Researchers looked at changes in the behaviour of bluetongue -- a viral disease of cattle and sheep -- from the 1960s to the present day, as well as what could happen to the transmission of the virus 40 years into the future. They found, for the first time, that an outbreak of a disease could be explained by changes to the climate.
In Europe, more than 80,000 outbreaks of bluetongue were reported to the World Animal Health Organisation between 1998 and 2010, and millions of animals died as a result of the disease. Bluetongue was previously restricted to Africa and Asia, but its emergence in Europe is thought to be linked to increased temperatures, which allows the insects that carry the virus to spread to new regions and transmit the virus more effectively.
Researchers produced a mathematical model that explains how the risk of an outbreak of bluetongue virus in Europe changes under different climate conditions. The team examined the effect of past climate on the risk of the virus over the past 50 years to understand the specific triggers for disease outbreak over time and throughout geographical regions. This model was then driven forwards in time, using predictive climate models, to the year 2050, to show how the disease may react to future climate change.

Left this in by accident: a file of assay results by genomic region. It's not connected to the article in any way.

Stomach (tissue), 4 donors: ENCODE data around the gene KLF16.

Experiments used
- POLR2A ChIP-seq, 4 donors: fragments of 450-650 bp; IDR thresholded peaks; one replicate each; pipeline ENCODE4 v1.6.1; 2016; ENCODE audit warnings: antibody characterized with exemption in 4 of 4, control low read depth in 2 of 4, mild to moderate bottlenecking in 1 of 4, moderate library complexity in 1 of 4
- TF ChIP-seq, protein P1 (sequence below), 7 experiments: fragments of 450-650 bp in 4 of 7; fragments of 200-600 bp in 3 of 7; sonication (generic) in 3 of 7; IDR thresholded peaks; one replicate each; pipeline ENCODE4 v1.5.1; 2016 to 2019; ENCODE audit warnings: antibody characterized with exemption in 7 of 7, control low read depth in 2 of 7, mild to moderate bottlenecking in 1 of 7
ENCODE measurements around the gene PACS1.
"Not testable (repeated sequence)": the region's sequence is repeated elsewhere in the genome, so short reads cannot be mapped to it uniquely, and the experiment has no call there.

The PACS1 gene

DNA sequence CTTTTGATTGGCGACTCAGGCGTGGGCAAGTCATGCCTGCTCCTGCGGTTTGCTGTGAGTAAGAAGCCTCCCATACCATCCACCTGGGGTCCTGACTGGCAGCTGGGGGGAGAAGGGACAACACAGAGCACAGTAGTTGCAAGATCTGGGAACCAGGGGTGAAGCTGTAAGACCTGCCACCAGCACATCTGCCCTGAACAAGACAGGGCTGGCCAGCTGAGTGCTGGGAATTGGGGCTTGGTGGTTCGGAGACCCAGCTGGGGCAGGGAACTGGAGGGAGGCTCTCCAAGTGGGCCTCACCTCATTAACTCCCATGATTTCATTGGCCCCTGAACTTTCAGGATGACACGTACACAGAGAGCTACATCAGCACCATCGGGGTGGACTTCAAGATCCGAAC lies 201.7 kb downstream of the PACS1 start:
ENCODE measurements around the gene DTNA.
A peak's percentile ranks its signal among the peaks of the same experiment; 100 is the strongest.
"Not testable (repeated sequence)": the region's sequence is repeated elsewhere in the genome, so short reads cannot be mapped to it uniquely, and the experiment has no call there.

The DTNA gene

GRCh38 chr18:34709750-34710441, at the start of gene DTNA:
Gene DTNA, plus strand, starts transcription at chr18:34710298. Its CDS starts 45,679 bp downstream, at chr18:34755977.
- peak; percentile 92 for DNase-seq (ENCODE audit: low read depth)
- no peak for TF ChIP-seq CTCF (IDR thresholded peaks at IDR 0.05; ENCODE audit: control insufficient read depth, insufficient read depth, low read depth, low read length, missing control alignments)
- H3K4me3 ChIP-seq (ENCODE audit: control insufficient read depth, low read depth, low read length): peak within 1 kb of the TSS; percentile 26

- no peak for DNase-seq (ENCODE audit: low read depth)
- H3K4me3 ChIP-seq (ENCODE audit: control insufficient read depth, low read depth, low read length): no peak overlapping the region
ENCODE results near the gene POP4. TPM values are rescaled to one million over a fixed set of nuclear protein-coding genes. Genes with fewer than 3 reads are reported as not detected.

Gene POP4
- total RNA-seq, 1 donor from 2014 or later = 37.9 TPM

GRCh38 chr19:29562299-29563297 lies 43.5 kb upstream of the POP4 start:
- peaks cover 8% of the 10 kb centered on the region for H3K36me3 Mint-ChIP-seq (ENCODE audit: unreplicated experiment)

Using these future projections, researchers found that in northern Europe there could be a 17% increase in incidence of the bluetongue virus, compared to 7% in southern regions, where it is already much warmer.
Professor Matthew Baylis, from the University's Institute of Infection and Global Health, said: "Previous study suggests that climate change will alter global disease distribution, and although we have significant knowledge of the climate triggers for particular diseases, more research is needed to identify what we think might really happen in the future.
"We have been able to show that the past emergence of a disease can be explained, in both space and time, by changes to recent climate. These results reinforce the belief that future climate change will threaten our health and well-being by causing infection to spread. Looking forward, this could help inform decision making processes on preparing for disease outbreaks and reduce the huge economic impact that farm animal diseases can have on communities."
The research is published in Proceedings of the Royal Society Interface.
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